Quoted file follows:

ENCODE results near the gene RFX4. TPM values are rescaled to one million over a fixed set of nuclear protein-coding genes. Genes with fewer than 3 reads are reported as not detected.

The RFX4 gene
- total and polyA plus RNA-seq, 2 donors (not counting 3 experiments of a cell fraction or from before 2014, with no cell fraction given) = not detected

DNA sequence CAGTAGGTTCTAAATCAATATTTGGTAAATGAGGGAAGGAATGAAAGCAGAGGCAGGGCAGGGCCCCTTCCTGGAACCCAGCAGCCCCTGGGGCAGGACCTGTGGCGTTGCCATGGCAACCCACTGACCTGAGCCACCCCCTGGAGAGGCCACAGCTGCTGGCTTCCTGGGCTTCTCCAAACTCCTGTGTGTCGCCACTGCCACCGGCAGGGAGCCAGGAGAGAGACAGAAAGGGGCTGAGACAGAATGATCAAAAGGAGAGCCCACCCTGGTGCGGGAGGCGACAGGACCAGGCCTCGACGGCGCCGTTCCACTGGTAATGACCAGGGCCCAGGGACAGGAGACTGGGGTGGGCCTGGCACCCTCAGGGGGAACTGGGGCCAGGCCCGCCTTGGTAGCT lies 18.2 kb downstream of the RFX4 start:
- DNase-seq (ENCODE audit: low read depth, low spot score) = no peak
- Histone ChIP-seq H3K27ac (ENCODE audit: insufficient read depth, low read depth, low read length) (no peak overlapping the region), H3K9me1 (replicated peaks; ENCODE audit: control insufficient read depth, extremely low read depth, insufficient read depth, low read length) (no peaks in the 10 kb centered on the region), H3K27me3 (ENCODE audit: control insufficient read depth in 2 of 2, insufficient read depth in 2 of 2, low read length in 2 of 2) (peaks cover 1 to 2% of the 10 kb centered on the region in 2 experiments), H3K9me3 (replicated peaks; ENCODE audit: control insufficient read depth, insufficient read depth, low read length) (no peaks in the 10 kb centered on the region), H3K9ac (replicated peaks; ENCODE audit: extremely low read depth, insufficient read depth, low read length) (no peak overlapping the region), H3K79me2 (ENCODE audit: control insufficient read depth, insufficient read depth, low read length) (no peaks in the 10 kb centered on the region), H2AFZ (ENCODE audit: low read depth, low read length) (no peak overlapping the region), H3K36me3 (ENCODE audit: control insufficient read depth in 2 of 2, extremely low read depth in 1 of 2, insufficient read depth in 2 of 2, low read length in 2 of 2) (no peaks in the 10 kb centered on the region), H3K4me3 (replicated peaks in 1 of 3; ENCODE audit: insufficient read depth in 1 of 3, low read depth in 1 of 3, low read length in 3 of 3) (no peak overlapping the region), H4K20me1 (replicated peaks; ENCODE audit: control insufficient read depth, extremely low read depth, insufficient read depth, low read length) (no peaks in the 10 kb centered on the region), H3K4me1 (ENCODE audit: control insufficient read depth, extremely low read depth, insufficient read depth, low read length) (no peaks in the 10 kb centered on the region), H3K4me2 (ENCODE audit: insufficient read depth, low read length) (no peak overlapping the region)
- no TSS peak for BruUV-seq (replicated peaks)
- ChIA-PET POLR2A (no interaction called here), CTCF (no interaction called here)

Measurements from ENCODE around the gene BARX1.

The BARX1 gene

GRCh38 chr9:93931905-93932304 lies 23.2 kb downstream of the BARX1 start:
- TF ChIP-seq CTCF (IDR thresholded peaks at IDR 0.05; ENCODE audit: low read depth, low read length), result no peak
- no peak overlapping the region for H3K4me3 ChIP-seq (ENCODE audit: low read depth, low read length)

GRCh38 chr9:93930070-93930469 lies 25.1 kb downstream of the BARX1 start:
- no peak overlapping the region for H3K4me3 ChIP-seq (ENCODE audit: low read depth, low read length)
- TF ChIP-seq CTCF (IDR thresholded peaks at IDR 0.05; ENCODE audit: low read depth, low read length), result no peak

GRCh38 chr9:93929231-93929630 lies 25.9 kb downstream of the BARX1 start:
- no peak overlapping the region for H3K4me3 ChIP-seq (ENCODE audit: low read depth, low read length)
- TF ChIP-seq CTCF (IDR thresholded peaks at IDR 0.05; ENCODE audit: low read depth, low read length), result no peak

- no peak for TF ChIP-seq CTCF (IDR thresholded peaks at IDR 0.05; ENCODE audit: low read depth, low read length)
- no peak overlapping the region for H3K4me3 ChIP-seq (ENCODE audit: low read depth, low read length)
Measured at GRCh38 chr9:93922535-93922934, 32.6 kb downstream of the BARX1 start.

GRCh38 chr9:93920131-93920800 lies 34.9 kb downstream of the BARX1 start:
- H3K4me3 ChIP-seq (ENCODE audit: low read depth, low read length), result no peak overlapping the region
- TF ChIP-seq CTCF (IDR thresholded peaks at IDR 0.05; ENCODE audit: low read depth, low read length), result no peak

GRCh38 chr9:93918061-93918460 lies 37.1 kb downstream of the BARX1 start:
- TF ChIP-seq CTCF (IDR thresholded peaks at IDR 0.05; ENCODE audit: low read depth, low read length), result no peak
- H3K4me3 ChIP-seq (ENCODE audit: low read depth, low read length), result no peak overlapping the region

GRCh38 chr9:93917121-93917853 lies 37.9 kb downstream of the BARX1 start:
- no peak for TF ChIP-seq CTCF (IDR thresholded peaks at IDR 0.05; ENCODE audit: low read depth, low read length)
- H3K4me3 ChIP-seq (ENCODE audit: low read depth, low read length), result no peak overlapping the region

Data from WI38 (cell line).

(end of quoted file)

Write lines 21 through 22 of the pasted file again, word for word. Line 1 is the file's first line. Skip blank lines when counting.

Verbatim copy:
- no peak overlapping the region for H3K4me3 ChIP-seq (ENCODE audit: low read depth, low read length)
Measured at GRCh38 chr9:93922535-93922934, 32.6 kb downstream of the BARX1 start.